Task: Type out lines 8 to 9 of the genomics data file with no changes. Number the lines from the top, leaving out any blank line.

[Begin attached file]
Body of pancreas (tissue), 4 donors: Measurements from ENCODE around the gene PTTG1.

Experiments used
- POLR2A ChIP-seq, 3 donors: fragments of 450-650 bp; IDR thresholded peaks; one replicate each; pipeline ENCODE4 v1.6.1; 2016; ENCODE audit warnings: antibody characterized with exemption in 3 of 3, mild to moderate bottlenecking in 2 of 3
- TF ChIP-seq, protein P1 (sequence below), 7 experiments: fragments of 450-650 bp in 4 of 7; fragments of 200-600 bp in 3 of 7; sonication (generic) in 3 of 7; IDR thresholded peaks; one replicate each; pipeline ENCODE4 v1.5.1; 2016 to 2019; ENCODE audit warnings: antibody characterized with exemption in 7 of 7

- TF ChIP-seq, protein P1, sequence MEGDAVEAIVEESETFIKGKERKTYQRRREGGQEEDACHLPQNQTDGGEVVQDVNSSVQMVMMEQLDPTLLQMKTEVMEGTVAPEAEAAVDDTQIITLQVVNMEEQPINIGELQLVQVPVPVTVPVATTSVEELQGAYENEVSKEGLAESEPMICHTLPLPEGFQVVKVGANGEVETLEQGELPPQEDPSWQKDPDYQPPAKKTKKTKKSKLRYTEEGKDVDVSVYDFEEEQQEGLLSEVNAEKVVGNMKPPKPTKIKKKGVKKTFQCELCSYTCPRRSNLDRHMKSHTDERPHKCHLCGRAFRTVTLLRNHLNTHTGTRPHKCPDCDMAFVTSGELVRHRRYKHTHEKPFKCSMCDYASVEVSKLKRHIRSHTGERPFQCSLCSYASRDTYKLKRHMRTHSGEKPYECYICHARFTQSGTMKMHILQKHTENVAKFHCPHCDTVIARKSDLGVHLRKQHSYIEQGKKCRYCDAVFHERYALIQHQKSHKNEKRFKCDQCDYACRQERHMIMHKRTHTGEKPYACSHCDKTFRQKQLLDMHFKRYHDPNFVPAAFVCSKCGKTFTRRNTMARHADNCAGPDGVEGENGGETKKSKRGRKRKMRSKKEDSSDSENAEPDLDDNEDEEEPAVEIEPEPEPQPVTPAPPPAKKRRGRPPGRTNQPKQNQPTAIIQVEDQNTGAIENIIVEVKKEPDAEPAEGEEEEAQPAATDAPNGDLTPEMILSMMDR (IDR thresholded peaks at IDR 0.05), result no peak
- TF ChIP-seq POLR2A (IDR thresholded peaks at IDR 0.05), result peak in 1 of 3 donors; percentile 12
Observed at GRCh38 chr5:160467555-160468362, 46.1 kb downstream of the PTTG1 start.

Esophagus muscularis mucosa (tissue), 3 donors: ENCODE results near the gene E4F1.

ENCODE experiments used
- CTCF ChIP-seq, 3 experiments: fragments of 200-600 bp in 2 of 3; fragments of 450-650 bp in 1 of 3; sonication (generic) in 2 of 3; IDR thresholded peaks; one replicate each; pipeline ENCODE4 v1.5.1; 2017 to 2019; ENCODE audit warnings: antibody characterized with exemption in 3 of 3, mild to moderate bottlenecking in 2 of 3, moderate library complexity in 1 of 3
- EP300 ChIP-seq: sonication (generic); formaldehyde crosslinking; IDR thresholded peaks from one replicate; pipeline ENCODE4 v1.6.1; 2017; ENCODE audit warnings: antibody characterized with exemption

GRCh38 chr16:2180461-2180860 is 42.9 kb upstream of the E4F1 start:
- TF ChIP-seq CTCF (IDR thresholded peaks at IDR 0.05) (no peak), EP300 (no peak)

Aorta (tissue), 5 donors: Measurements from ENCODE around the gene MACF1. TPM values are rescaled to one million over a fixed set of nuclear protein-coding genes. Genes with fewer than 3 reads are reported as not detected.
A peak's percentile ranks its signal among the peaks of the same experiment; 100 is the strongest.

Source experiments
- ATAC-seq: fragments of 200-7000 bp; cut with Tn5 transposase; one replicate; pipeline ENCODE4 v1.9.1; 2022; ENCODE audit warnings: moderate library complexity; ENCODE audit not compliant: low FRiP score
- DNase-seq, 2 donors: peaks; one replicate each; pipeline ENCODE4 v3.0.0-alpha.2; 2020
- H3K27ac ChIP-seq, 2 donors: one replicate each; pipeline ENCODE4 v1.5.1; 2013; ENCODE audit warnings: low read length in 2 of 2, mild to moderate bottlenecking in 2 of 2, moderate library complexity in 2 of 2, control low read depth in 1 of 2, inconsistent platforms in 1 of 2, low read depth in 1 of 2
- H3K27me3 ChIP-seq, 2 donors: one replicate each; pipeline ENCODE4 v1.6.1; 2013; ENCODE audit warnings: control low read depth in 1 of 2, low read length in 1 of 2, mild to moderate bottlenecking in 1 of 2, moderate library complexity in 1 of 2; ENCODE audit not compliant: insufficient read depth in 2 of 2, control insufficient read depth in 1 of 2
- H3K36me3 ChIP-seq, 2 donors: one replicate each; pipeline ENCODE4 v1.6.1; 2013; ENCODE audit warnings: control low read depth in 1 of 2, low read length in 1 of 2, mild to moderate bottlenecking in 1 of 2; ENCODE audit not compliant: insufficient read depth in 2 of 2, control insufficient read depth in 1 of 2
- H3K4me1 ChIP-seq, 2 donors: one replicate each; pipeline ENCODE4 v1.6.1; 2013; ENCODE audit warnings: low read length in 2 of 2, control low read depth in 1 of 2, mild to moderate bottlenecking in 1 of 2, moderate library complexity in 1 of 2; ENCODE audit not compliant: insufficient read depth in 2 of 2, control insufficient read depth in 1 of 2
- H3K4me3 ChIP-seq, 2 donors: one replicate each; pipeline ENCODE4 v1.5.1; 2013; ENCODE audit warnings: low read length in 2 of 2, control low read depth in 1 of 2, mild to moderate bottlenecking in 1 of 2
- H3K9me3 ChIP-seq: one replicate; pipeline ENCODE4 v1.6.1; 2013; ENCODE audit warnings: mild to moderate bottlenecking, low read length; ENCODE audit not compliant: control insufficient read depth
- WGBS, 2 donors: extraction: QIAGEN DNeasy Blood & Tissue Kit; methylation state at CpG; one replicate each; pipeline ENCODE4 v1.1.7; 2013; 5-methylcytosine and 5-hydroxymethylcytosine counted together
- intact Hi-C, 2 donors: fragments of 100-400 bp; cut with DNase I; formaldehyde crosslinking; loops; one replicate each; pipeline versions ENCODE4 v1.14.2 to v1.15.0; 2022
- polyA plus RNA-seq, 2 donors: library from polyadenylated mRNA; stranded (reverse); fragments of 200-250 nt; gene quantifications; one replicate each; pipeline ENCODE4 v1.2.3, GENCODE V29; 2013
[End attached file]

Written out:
Esophagus muscularis mucosa (tissue), 3 donors: ENCODE results near the gene E4F1.

ENCODE experiments used